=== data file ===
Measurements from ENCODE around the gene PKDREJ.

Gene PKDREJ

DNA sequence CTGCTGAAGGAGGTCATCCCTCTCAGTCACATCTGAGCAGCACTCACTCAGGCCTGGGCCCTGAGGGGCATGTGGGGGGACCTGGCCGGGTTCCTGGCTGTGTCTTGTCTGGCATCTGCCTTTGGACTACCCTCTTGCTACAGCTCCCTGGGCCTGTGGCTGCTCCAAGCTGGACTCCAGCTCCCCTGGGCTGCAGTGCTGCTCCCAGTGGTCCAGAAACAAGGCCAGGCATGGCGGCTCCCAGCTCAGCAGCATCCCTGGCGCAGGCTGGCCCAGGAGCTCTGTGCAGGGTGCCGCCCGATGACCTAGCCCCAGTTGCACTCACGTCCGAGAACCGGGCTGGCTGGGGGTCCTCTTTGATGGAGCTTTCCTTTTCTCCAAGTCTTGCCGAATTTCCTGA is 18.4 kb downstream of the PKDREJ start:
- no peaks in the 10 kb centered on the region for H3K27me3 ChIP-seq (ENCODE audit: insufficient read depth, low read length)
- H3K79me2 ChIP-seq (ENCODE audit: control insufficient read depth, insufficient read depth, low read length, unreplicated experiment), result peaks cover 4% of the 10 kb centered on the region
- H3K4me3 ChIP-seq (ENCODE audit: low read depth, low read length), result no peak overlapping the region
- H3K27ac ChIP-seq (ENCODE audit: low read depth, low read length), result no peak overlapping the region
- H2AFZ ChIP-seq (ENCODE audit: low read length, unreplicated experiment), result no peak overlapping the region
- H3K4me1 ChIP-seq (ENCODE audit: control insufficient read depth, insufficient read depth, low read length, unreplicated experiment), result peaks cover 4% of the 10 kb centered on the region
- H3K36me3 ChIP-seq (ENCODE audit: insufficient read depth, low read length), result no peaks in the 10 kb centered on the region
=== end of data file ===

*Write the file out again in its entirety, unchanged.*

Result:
Measurements from ENCODE around the gene PKDREJ.

Gene PKDREJ

DNA sequence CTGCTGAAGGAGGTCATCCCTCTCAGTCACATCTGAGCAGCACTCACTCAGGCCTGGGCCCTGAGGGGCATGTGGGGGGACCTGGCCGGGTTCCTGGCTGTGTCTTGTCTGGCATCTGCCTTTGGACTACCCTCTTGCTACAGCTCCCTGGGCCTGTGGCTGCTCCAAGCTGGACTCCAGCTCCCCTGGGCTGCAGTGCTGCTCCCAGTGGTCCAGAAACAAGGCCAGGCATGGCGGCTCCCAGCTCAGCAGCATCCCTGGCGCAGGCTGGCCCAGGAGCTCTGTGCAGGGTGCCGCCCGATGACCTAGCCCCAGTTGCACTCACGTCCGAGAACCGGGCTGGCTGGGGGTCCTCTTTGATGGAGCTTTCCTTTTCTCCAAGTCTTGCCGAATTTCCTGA is 18.4 kb downstream of the PKDREJ start:
- no peaks in the 10 kb centered on the region for H3K27me3 ChIP-seq (ENCODE audit: insufficient read depth, low read length)
- H3K79me2 ChIP-seq (ENCODE audit: control insufficient read depth, insufficient read depth, low read length, unreplicated experiment), result peaks cover 4% of the 10 kb centered on the region
- H3K4me3 ChIP-seq (ENCODE audit: low read depth, low read length), result no peak overlapping the region
- H3K27ac ChIP-seq (ENCODE audit: low read depth, low read length), result no peak overlapping the region
- H2AFZ ChIP-seq (ENCODE audit: low read length, unreplicated experiment), result no peak overlapping the region
- H3K4me1 ChIP-seq (ENCODE audit: control insufficient read depth, insufficient read depth, low read length, unreplicated experiment), result peaks cover 4% of the 10 kb centered on the region
- H3K36me3 ChIP-seq (ENCODE audit: insufficient read depth, low read length), result no peaks in the 10 kb centered on the region